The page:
The Cherry Creek Trail is a 40-mile concrete trail that stretches from Confluence Park in downtown Denver along Cherry Creek, through a trail complex near Cherry Creek Reservoir, and ultimately ending in Franktown.
Similar to the other Denver Greenway trails, Cherry Creek Trail benefits from a significant investment infrastructure along the trail. The majority of the trail follows below Speer Boulevard, one of the main diagonal routes through the city, and provides well planned separation from the busy streets above. The trail also has many easy access points from and to city parks like Sunken Gardens, Alamo Placita Park, and Four Mile Historic Park, making it a popular trail for joggers and bikers as well as scooter riders and other users.
Four miles from the start in downtown the trail passes Four Mile Historic Park. This park features Four Mile House which was built in 1859, which is likely the oldest remaining structure in the metro area. Four Mile is a 12-acre park that features a museum, programming and farm animals that tell the early history of Denver in an interactive environment that’s great for kids.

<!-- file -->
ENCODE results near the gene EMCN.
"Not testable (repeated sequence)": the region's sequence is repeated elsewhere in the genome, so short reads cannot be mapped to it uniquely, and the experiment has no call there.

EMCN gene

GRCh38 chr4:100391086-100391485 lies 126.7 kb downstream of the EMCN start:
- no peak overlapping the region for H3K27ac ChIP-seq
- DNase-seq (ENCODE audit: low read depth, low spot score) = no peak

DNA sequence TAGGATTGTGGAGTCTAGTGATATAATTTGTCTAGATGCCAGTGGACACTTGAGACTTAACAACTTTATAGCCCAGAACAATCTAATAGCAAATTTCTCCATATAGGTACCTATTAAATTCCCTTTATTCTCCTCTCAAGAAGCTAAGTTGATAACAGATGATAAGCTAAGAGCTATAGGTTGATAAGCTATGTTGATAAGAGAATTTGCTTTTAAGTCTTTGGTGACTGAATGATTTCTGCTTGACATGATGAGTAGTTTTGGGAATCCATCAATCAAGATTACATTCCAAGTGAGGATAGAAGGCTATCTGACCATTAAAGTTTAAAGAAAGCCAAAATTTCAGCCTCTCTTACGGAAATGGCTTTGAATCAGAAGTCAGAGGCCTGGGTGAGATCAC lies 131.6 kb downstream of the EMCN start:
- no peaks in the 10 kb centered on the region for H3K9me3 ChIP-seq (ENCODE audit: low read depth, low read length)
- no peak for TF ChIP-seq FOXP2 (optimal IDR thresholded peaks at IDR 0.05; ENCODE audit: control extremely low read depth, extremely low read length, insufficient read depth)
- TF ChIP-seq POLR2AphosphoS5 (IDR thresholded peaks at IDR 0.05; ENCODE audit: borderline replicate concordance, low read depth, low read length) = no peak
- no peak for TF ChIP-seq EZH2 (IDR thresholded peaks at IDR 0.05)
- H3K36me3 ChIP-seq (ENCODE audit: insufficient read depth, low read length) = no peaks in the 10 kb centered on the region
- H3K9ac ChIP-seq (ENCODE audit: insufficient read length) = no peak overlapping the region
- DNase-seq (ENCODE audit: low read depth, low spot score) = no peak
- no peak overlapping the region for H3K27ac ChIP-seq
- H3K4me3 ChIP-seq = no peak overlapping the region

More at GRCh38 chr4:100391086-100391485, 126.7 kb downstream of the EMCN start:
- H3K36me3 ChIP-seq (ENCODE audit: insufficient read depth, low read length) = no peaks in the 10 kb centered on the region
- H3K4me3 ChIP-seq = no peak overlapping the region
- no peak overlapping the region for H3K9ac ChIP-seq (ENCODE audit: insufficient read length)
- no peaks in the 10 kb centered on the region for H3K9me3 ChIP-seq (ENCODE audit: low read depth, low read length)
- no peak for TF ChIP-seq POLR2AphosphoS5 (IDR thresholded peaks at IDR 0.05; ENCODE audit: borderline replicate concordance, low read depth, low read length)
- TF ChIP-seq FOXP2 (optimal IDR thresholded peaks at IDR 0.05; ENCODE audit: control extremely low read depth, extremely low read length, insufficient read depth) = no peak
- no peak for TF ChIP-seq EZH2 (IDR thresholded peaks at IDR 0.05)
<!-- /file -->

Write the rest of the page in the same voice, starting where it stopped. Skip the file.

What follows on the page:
South of downtown Denver the trail connects with the Cherry Creek neighborhood, home to a popular shopping district with more than 500 high-end galleries, shops and department stores, as well as restaurants, outdoor cafes, fitness studios and more. The trail passes just behind Cherry Creek Shopping Center which offers high end retailers like Louis Vitton, Burberry, Tiffany & Co. and more.
The trail continues towards the Southeast and into increasingly scenic and less urban areas.
Approximately fifteen miles from the start the trail enters Cherry Creek State Park, a scenic state park with an additional 12 miles of paved trails and 35 miles of multi-use trails for biking and hiking. The park also offers boating, camping, fishing, swimming, horseback riding and some of the best birding opportunities in the city.
Cherry Creek Trail ends just north of Castlewood Canyon State Park in Franktown. From there you can use local roads and trails to the state park, which features unique geologic features, hiking, rock climbing and historic sites like the remains of the original Castlewood Dam.